At this point, Common was ready to go right back into the hits, as he started off right away with Love of my Life. Sadly, Erykah Badu was not there, but everything was so hype that it didn’t deter from the overall experience. He followed that up with I Used To Love H.E.R., which was extremely fitting given the overall theme of the evening. Like Water For Chocolate got some recognition as well when he went into crowd favorite The Light. Com Sense followed that up with a quick freestyle, before going back into a little Nobody’s Smiling promo with Speak My Piece, Diamonds and Kingdom. The game was changed a bit for the latter track, as Long Beach’s Vince Staples came out to rip his verse. As if that wasn’t enough, Jay Electronica came back out to give the crowd his (at the time, unreleased) verse for the remix. He gave the crowd with his blessings and then left the stage. It was at that moment that you could tell that it was time for the nights’ special guest. We sure as hell weren’t disappointed.
Rumors had been swirling around the entire day about who this guest could be. Throughout the crowd, I heard rumblings of the extremely popular Kendrick Lamar, fellow Def Jam emcee JAY Z, Chicago prodigy Chance The Rapper, and many more. However awesome any of those artists would have been, I don’t think any of them would have made the same impact as the artist we actually received. After a long silent pause, Common was ready to announce the artist that we had all been waiting for. Enter, Kanye West.
Love him or hate him, Kanye West has been consistently putting out some of the best hip hop music (and music in general) for the past decade plus. His influence is truly remarkable, but underneath it all, he is just a man who hails from Chicago. In a way, his attendance was pretty much mandatory given the fact that he is easily the biggest artist to emerge from our south side streets. With that being said, it was only right that he started his performance with Jesus Walks from the widely heralded classic album, The College Dropout. From there, the hits kept coming. We were gifted with Touch The Sky (mysteriously sans Lupe,) All Falls Down, Can’t Tell Me Nothing, and Power. It only got better from there.
As Yeezus dominated the stage and gave the fest attendees 110% energy, you could tell that this night was special. He seemed genuinely thrilled to be there, and the people responded well to his aura. Next up on his rapid fire set list was I Don’t Like, another classic Chicago track. Sadly, (assuming due to the ridiculous performance ban he has in the city,) Chief Keef was not in attendance, but the impact was still felt. As he gave us Mercy, All of the Lights, Good Life and Gold Digger, you could feel something special in the air. Everyone in attendance didn’t have a care in the world, and all eyes were focused directly to the stage. As if those songs weren’t enough, he closed out the night with Homecoming, Blood on the Leaves, Bound 2,and Clique.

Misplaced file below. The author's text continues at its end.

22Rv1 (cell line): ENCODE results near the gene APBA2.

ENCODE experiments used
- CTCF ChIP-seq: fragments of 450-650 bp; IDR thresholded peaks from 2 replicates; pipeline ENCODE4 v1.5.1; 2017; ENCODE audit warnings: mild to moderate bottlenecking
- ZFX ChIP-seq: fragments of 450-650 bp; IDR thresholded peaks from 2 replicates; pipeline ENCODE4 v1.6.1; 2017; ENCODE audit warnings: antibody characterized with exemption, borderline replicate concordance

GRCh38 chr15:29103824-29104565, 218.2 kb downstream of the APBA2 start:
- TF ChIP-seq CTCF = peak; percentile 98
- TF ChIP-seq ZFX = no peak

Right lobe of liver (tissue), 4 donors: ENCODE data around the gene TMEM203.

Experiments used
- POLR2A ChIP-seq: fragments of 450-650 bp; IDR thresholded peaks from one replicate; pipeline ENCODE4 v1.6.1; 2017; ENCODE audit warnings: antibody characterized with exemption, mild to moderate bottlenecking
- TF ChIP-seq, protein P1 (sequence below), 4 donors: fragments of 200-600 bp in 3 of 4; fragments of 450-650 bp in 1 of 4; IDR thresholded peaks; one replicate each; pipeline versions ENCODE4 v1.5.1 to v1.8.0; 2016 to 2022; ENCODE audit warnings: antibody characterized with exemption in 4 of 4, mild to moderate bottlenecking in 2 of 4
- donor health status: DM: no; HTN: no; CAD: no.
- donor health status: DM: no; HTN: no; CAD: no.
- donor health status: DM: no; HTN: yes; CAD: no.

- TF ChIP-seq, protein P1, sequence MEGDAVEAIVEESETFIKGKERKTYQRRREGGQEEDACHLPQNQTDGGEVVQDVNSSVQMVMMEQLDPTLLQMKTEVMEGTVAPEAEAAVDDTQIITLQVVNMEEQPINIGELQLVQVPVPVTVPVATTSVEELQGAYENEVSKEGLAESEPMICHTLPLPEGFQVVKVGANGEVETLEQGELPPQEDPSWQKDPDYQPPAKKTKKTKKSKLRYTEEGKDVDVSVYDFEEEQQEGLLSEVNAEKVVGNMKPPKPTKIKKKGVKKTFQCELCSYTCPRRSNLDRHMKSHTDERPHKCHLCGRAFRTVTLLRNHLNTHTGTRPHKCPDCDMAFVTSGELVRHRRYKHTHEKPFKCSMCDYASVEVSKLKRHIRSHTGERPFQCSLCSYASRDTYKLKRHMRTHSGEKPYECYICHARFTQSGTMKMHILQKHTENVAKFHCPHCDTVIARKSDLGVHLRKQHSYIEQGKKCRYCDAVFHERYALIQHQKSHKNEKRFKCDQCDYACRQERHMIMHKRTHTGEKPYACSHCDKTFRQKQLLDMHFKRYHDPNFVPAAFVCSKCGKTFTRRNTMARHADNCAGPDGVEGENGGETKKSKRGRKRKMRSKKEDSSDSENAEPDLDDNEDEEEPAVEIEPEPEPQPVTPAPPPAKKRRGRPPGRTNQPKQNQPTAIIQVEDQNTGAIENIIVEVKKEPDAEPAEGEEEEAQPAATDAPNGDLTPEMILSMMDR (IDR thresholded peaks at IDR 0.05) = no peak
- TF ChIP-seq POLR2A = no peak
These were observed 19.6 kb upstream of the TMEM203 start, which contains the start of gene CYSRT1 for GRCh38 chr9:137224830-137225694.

His final song was a complete surprise and will probably go down as a moment in hip hop history given its rarity. When The College Dropout was released in 2004, Common was featured on a unanimous fan favorite entitled Get Em High. In 2014, the two performed the song together in front of the city that helped them both rise to superstardom. It’s been so long since they performed this that Common fumbled the opening words. The two laughed off the moment, and after a quick second to recollect, they went right back at it. After the moment was over, the two brought out the majority of the days’ performers back to the stage, and everybody screamed at the top of their lungs. And just like that, the night was over.
Overall, the night was just what the city needed. There were no reported incidents following the occasion that housed close to 12,000 people, so in the end the result was exactly what was intended: a peaceful demonstration of hip hop music. Aside from the audience having a great time, it truly felt that the artists who participated weren’t “on the clock” and dialing in their performances. They were as animated and energetic about the event as the spectators were, and that made all the difference. It truly was a breath of fresh air that made everyone present say “AAHH!” One thing I can tell you for sure is that I cannot wait for the second annual AAHH! Fest.